The Cuban Missile Crisis played out 50 years ago next month. Bud did it ever really end?
In this March 8, 2012 photo, sailors clean the flight deck as they move supplies and equipment in preparation for the final deployment of the nuclear aircraft carrier USS Enterprise at the Norfolk Naval Station in Norfolk, Va. The ship's storied 50-year history includes action in several wars, a prominent role in the Cuban missile crisis and serving as a spotter ship for John Glenn's orbit of the Earth.
We proudly wore leather Sam Brown belts festooned with metal badges denoting rank, a captain and lieutenants. Our red crossing-guard flags were affixed to 5-foot wooden staffs, and we positioned ourselves at three intersections outside Lincoln Elementary School in Chisholm, Minn., ushering our fellow students -- kindergarten through sixth grade -- across two avenues.
Even though it entailed more time at school, being assigned to that corps was a coveted honor. We were trained by a Minnesota State Trooper, and our paraphernalia was stored in a "guard room."
It was heady stuff for an 11-year-old, and it was a mark of the era that we were actually trusted to perform the duty. Teachers may have peeped from the windows, but none supervised us on the street. We did well, a force for order and safety, until one afternoon in October 1962.
It was during the Cuban Missile Crisis, and we were sharply aware of the threat. Teachers were afraid; parents were afraid; Walter Cronkite was somber. Nuclear war appeared imminent.
The yellow Civil Defense placards on the doors of Lincoln, labeling it a shelter location in the event of emergency, were suddenly prominent. It was generally believed by local residents -- not without perverse pride -- that Minnesota's Iron Range, the source of the iron ore that made the steel "that won two world wars," was targeted by the Soviets as strategic infrastructure.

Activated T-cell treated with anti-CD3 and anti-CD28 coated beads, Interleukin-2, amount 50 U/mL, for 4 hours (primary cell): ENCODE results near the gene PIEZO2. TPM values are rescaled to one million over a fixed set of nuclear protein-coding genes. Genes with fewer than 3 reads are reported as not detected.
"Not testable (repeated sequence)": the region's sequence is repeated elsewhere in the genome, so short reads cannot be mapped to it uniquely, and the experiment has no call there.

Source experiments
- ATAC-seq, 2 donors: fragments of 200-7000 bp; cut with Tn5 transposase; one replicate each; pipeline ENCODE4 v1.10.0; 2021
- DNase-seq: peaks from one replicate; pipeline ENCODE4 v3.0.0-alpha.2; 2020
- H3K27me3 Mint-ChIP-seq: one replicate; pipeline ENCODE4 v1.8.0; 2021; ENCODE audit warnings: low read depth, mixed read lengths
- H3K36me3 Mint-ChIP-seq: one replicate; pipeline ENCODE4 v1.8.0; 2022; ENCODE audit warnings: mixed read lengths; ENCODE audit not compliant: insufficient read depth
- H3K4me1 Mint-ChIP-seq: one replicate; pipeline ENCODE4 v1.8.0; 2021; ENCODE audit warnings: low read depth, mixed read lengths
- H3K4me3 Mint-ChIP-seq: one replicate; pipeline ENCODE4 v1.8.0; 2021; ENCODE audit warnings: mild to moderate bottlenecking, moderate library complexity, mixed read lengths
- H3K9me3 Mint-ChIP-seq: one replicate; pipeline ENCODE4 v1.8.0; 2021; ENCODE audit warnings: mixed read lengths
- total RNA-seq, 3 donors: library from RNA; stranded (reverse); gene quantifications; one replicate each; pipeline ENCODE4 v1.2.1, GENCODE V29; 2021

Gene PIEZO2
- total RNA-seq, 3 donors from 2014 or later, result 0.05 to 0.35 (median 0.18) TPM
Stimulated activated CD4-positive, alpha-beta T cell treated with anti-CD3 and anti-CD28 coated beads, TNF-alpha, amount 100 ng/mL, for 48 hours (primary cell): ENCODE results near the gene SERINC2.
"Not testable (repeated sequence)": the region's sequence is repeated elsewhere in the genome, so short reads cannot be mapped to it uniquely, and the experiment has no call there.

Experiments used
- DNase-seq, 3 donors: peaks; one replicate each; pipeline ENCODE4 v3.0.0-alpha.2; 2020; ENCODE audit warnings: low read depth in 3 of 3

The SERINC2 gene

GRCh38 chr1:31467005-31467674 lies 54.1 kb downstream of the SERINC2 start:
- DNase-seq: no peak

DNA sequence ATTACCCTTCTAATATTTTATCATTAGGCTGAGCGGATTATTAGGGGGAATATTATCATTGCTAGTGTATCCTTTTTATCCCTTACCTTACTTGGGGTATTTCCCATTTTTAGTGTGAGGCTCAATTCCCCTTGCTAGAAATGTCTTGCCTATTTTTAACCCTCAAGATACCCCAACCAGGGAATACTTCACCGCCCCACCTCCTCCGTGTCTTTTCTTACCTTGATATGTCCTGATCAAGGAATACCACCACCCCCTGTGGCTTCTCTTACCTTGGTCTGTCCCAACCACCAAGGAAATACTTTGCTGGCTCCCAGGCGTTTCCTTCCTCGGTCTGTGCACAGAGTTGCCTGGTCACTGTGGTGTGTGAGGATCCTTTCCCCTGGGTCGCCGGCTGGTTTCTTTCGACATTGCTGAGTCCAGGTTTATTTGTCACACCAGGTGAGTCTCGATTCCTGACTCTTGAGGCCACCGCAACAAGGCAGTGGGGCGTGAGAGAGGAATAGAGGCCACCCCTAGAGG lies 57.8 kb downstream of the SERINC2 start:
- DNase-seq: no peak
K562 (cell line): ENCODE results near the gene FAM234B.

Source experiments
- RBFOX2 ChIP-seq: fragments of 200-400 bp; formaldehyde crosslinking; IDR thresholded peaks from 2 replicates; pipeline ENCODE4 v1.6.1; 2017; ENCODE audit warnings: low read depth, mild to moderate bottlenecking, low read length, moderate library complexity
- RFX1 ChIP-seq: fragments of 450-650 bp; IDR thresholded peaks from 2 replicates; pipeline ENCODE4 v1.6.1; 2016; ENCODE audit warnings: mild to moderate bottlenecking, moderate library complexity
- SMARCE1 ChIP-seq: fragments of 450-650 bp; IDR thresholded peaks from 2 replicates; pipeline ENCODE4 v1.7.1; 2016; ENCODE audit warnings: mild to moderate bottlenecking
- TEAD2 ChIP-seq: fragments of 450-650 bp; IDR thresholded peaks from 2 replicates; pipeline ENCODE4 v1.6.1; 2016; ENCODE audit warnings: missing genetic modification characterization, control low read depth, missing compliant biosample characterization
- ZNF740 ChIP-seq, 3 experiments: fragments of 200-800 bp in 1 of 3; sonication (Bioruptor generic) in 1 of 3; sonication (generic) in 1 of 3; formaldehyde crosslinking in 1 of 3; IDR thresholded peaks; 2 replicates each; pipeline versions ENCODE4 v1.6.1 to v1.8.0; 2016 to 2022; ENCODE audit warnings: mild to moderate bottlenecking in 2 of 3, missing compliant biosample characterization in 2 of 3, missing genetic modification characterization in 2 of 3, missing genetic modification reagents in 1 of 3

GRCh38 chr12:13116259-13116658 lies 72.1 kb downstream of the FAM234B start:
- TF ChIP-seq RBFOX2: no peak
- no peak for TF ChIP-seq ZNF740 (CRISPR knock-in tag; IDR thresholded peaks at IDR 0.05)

Would we all die inside the school?
That brisk autumn afternoon, I left the last class period a few minutes early with my fellow guard Carla, to fetch our gear and trot out to our posts at the corner of Third Avenue and Fifth Street. Kids were soon pouring from the doors, and all began normally. The school grounds were almost cleared when the incident occurred.
A boy walked up to Carla's station. There was a car approaching slowly from the north, about a block away, but we guards were trained to err on the side of caution, and Carla held her flag blocking the sidewalk. The boy hesitated a moment then flung his arm upward, swept her flag aside, and strode into the street. Carla yelled at him to return and he ignored her.
I was shocked. I recall thinking "he's doing this because there's going to be atomic war." It was the only such rebellion I'd witnessed. He was halfway across the avenue when Carla hefted her flagstaff like a javelin, and stepping into the move like a little Amazon, launched it at the boy's back. It struck him square between the shoulder blades. He yelped and spun around, fists clenched. But Carla's face was etched in such fury, that he just called her a name and left.
We had the war already.
I cannot speak for all my peers, but the emotional impact of mutual assured destruction (MAD), the brief craze for back-yard bomb shelters, and the spectacle of Nikita Khrushchev banging his fists on the podium at the United Nations, instilled dread and paranoia.
Three years before, in 1959, I had prayed that Khrushchev, then on a state visit to the United States, would extend his stay. I had reasoned that while he was on our soil, there wouldn't be a nuclear war. Surely the Soviets wouldn't attack if their leader was here. As long as Khrushchev was here, I'd experienced a rare and soothing peace of mind. Annihilation was on hold.
Fifty years later, we're still here. A combination of diplomacy, luck and the lethality of the weapons themselves have kept civilization in the game. But what is also still here are nuclear weapons.
According to the Natural Resources Defense Council, as of February 2011, there were 4,380 active warheads between we and the Russians alone -- a tally sufficient to levy catastrophe -- with another thousand or so ready to use by other members of the "nuclear club." A grand total of about 21,000 warheads still exist on the planet.